This image is further consolidated whenever he is opposed directly. The denial of a visa for him to visit the United Kingdom and Canada in 2010 is a relevant example in this regard.

According to media reports, the UK as well as the Canadian authorities rejected his visa applications primarily because of his controversial stand on terrorism and fundamentalism.

After it was discovered that some of the terrorists involved in the Dhaka attack followed Naik's speeches, is it right to assume that his philosophy propagates terrorism?

It would be very simplistic to believe that there is a direct relationship between Naik's understanding of Islam and violent terrorist acts.

As I pointed out. Naik is the most accessible Islamic voice partly because of his media presence and partly because of his ready-to-use answers. In such a context, there is a possibility that his polemical argument could be interpreted differently.

His supporters say Naik is being targeted unfairly? Do you agree?

I think there is a need to go beyond the 'support versus oppose' kind of framework. His polemical preaching is controversial and problematic. That was the reason why the Indian ulema went against him in the 1990s.

However, Naik is a very popular preacher who has been awarded by many States, including Saudi Arabia, for his services.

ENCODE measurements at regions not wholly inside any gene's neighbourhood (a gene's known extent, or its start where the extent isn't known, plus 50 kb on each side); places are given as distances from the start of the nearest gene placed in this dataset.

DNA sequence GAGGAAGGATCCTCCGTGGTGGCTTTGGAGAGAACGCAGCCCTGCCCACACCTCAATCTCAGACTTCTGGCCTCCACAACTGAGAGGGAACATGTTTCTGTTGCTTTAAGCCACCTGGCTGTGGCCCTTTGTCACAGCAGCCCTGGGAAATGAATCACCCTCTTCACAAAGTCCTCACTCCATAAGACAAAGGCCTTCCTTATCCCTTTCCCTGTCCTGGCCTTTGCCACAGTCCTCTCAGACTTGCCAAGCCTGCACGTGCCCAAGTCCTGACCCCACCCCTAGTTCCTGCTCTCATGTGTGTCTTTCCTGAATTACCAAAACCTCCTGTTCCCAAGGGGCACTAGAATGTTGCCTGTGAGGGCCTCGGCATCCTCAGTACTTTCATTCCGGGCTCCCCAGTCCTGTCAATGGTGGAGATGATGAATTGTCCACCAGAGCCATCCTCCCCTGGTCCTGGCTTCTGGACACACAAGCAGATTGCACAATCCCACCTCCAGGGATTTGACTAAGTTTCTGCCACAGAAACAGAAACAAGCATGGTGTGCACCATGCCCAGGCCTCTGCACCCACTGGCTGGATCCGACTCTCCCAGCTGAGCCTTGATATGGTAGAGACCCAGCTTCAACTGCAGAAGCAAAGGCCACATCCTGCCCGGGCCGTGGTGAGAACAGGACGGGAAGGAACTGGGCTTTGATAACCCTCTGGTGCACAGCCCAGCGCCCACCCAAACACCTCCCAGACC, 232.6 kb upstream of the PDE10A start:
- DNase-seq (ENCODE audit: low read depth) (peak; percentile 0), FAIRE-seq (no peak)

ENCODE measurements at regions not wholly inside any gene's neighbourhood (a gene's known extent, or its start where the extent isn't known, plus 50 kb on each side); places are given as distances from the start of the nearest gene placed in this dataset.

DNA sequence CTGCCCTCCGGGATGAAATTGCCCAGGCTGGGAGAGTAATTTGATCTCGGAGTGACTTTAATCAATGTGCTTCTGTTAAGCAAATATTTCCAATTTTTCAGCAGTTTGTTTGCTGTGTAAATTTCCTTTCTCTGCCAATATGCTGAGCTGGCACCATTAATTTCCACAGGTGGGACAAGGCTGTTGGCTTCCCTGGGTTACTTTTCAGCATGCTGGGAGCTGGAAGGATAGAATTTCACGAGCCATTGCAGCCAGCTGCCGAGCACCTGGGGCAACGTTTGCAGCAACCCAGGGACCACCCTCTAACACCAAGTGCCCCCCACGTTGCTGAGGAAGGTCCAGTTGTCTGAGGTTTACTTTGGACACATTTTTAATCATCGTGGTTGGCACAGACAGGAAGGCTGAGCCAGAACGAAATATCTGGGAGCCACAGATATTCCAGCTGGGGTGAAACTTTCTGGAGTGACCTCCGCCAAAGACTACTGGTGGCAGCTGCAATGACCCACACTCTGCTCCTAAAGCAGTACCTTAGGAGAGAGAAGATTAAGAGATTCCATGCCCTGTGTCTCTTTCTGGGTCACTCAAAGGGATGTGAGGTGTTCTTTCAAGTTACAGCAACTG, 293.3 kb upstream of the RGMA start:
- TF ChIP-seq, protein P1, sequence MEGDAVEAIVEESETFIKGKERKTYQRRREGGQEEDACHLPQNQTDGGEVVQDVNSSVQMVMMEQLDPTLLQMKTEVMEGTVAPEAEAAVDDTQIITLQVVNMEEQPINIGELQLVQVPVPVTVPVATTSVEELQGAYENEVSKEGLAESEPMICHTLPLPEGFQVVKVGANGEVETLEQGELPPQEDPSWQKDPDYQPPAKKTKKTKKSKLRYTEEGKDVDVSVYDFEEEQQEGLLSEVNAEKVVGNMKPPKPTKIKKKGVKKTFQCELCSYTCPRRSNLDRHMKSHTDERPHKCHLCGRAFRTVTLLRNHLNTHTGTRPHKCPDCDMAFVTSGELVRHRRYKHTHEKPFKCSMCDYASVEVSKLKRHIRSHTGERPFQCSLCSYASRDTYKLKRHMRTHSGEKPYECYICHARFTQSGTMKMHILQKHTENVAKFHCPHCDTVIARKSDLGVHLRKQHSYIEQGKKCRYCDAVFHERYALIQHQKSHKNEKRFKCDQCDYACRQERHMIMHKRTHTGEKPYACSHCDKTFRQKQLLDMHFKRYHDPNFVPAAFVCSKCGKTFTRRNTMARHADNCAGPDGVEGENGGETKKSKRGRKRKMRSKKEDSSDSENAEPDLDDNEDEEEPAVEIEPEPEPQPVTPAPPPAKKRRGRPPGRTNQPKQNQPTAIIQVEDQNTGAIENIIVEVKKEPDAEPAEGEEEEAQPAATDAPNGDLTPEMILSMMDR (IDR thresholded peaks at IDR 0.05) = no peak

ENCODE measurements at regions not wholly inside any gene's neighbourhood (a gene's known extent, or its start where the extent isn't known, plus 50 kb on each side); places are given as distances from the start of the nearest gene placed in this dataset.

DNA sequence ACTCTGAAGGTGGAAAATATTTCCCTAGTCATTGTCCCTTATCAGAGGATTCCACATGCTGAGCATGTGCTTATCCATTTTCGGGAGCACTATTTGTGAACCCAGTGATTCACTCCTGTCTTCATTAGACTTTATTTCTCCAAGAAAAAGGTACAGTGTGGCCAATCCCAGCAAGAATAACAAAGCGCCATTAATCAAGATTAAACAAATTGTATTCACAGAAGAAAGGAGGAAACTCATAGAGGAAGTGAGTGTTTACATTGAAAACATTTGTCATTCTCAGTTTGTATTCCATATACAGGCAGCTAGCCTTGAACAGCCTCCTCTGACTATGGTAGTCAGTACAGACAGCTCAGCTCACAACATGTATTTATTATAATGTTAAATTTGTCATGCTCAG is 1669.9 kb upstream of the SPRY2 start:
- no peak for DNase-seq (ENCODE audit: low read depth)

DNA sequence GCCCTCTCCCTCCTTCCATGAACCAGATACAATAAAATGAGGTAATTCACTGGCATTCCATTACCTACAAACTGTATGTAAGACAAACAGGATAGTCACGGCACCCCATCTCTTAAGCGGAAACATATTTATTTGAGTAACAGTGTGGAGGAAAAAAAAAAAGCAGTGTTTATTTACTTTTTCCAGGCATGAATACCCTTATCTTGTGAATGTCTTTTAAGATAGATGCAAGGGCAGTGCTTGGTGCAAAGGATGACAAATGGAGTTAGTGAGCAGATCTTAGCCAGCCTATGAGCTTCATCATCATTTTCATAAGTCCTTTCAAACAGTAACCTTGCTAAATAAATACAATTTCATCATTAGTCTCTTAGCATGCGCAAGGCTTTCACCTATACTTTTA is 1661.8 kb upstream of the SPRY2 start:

Keeping this aspect in mind, one should not rely on ready to use conclusions!

Do you personally believe that Naik's speeches should be banned?

No. I think he should be given full freedom to propagate his views as per our Constitutional norms.

What does Naik give his followers, in your opinion? Why are they so fanatical about him?

As I said, Naik gives 'ready to use' answers to his followers and somehow does not encourage them to think critically. Since they rely on the closed readings of Islam of the Naik type, they feel equally agitated when someone offers a different perspective to them.

Naik has been saying he opposes IS and its terrorism. Do you think he has opened his mouth too late against IS?

Naik is a media phenomenon. He knows how to survive in public life. In my view, he always takes polemical positions simply to carve out a space for himself in the public domain.

After the Bangladesh attacks though, his options were limited.

Do you think he opened up against IS now because of the suicide attack in Medina last week?

I do not think it is so simple.

What kind of following does Naik have? How many followers does he have in India and the world?

In my view, English educated upper middle class Muslims actually embraced Naik's image-centric Islam in the 1990s. However, television converted him into a religious object. Yet, it would be difficult to offer the exact figure.

Syed Firdaus Ashraf / Rediff.com